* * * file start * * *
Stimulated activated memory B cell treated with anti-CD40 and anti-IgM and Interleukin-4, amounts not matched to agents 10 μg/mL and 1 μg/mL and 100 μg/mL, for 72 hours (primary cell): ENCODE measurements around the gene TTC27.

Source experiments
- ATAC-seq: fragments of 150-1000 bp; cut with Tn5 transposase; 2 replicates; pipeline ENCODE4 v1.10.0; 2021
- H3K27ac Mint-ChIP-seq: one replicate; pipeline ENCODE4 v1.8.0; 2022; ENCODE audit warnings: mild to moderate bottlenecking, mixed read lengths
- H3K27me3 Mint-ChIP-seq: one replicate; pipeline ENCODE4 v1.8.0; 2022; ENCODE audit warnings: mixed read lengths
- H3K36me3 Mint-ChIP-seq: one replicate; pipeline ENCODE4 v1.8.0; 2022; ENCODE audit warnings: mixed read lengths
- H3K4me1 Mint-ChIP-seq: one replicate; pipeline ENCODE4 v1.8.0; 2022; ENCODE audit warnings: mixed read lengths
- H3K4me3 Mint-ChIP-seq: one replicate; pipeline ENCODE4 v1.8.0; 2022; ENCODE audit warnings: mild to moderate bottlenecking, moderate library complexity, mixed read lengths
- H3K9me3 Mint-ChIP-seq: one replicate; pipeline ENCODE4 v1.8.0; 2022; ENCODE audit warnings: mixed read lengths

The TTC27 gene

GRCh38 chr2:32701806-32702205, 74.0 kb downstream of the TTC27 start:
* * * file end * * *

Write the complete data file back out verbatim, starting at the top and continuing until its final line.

Stimulated activated memory B cell treated with anti-CD40 and anti-IgM and Interleukin-4, amounts not matched to agents 10 μg/mL and 1 μg/mL and 100 μg/mL, for 72 hours (primary cell): ENCODE measurements around the gene TTC27.

Source experiments
- ATAC-seq: fragments of 150-1000 bp; cut with Tn5 transposase; 2 replicates; pipeline ENCODE4 v1.10.0; 2021
- H3K27ac Mint-ChIP-seq: one replicate; pipeline ENCODE4 v1.8.0; 2022; ENCODE audit warnings: mild to moderate bottlenecking, mixed read lengths
- H3K27me3 Mint-ChIP-seq: one replicate; pipeline ENCODE4 v1.8.0; 2022; ENCODE audit warnings: mixed read lengths
- H3K36me3 Mint-ChIP-seq: one replicate; pipeline ENCODE4 v1.8.0; 2022; ENCODE audit warnings: mixed read lengths
- H3K4me1 Mint-ChIP-seq: one replicate; pipeline ENCODE4 v1.8.0; 2022; ENCODE audit warnings: mixed read lengths
- H3K4me3 Mint-ChIP-seq: one replicate; pipeline ENCODE4 v1.8.0; 2022; ENCODE audit warnings: mild to moderate bottlenecking, moderate library complexity, mixed read lengths
- H3K9me3 Mint-ChIP-seq: one replicate; pipeline ENCODE4 v1.8.0; 2022; ENCODE audit warnings: mixed read lengths

The TTC27 gene

GRCh38 chr2:32701806-32702205, 74.0 kb downstream of the TTC27 start: